“The ELDs make things a lot more difficult,” Ron, who drove trucks for fifteen years before going to work first in the strip mines and now for an oil company, tells me. “You’re only allowed to drive eleven hours a day. How many people are only awake eleven hours a day? I work [my current job] twelve, fourteen-hour days sometimes. You tell a truck driver he can’t work more than eleven, then make him take a half-hour break, there’s ten-and-a-half hours a day you’re drivin’. And you’re not allowed to log more than X miles in so many hours, so you’re kinda screwed there, too. You can’t average seventy miles an hour. I don’t stop. When I was driving, I went all day.”

Truck driving is not for the faint of heart. The job is a tough one that often requires drivers to be away from their homes and loved ones for extended periods. Still, statistics show that attracting truck drivers isn’t a problem, but retaining them is.

“According to a survey by the American Transportation Research Institute (ATRI), the ELD mandate is the biggest concern in the trucking industry,” reports “The biggest concern surrounding ELDs is that they may force a decrease in driving hours and thus hurt productivity. It could also lead to discomfort for drivers.”

The truckers I spoke to explained how the mandate cuts both ways by limiting drivers’ output and making them drive when they don’t want to.

“It forces you to drive, because your electronic log starts,” says Jack. “If you want to stop, you can’t. If you run into a friend and want to visit over a cup of coffee for a couple hours while you wait for rush hour to die down, you can’t.”

On the other hand, Ron says, “You used to have an 8-2 split [eight hours of driving, two hours of rest]. Now they don’t let you do that. There’s a mandated thirty-four-hour reset period. You lose thirty-four hours a week that you could be drivin’, because you’re allowed seventy hours in eight days. If you hit that, you have to stop for thirty-four hours and reset your clock. I got stuck in New Mexico for seventy-two hours sitting at a truck stop one time. I was driving teams [taking turns driving with another trucker], and we both ran out of hours.”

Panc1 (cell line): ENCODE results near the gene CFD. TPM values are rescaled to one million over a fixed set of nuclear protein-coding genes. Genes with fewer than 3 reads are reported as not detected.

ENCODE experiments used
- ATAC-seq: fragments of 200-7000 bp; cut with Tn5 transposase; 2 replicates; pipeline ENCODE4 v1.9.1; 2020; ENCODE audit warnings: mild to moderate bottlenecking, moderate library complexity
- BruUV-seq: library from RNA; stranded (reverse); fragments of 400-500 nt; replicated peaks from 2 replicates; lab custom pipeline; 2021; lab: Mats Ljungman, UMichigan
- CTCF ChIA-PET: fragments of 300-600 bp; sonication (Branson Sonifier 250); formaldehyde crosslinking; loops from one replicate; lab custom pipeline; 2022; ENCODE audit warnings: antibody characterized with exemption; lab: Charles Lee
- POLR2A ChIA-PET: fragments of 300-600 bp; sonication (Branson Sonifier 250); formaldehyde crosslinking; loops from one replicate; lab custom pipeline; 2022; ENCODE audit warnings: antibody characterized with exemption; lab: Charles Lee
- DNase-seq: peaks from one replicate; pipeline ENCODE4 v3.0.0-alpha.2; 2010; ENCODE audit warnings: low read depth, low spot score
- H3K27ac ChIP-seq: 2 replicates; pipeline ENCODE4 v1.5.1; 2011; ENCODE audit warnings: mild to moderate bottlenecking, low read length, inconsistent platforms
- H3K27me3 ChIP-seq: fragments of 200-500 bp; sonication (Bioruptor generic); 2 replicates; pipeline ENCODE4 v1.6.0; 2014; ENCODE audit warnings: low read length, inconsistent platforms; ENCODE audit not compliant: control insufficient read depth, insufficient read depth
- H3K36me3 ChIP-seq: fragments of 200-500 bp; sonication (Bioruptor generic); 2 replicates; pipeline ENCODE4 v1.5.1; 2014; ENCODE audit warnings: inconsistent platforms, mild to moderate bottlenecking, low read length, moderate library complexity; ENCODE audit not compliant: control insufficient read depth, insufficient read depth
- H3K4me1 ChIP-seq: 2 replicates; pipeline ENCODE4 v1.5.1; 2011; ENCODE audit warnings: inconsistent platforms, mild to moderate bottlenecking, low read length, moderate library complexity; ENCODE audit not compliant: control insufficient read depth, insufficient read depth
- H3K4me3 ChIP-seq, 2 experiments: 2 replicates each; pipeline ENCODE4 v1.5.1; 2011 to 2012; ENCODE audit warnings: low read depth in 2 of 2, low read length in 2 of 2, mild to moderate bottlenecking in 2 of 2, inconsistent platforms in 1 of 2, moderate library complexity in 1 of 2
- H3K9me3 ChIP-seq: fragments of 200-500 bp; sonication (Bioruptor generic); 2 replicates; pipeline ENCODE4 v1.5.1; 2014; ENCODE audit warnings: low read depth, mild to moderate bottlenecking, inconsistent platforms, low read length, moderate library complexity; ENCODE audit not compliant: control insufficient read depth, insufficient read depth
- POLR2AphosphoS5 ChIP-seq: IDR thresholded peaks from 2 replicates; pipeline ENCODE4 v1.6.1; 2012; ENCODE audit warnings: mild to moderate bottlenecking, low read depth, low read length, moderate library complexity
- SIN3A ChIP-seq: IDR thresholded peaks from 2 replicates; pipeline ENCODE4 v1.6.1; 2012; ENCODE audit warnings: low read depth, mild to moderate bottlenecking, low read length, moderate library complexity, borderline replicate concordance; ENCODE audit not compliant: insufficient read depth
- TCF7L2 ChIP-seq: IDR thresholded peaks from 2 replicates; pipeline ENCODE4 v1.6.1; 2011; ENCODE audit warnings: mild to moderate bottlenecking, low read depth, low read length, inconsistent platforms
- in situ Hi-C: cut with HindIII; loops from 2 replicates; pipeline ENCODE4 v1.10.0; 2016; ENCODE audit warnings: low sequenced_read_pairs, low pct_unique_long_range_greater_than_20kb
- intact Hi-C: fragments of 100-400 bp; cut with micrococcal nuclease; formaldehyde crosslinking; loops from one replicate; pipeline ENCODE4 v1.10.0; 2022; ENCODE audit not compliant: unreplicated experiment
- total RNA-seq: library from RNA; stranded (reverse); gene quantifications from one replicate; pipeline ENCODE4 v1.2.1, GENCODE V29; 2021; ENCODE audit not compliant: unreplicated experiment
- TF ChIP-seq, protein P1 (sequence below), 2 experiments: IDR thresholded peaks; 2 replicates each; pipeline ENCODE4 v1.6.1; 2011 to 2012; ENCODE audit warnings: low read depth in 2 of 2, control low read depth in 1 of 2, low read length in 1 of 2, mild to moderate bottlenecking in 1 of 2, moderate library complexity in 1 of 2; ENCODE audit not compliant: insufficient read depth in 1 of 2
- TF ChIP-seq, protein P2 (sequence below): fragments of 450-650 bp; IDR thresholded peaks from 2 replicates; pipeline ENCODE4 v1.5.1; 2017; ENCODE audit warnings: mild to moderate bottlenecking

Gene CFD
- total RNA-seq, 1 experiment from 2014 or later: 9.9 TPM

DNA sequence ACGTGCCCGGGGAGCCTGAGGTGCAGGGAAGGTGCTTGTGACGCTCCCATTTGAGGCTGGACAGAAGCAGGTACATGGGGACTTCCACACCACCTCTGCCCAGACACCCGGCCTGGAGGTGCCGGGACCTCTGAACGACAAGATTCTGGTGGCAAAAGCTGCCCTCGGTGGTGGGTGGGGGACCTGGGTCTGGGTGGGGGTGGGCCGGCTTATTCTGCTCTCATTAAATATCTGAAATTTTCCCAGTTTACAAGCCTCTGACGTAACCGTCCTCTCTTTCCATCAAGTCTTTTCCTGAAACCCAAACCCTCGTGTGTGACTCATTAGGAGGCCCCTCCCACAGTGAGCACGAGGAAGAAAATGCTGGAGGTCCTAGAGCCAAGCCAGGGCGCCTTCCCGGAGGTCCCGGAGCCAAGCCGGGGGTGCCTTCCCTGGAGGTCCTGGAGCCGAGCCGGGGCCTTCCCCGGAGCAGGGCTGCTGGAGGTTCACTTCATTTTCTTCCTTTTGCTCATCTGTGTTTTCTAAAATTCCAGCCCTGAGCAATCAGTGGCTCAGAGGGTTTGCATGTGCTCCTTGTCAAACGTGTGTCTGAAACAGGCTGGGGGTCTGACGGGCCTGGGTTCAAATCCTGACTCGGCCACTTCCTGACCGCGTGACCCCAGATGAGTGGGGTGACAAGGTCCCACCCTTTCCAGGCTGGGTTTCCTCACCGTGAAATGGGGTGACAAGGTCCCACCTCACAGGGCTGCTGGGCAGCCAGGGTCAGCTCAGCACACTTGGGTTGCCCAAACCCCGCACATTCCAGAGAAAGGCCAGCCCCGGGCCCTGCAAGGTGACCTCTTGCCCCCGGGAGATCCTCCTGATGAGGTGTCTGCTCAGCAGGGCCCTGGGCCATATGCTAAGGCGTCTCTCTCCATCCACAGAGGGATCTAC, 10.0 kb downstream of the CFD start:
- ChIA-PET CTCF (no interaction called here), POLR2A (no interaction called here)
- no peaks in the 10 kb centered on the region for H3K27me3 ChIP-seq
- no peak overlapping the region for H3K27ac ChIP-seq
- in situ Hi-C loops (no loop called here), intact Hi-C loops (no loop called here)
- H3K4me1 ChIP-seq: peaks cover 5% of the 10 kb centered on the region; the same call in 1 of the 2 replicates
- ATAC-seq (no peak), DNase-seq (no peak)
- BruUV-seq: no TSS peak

As a team driver, Ron used to leave Pennsylvania on a Saturday and make it to California and back by the following Sunday, taking four-hour breaks with his driving partner. Under the new regulations, it takes five days just to get to California, then drivers are required to take a break and reset their clocks once they get there.

“You can do it faster than that, if they’d leave ya alone,” Ron says. “An hour a day makes a big difference when you’re tryin’ to get somewhere. And if you don’t stay out, you don’t make any money.”

The price of fuel is driving independent contractors out of business. Freight’s cheap, and it’s not worth it for owner/operators who basically only get paid per load.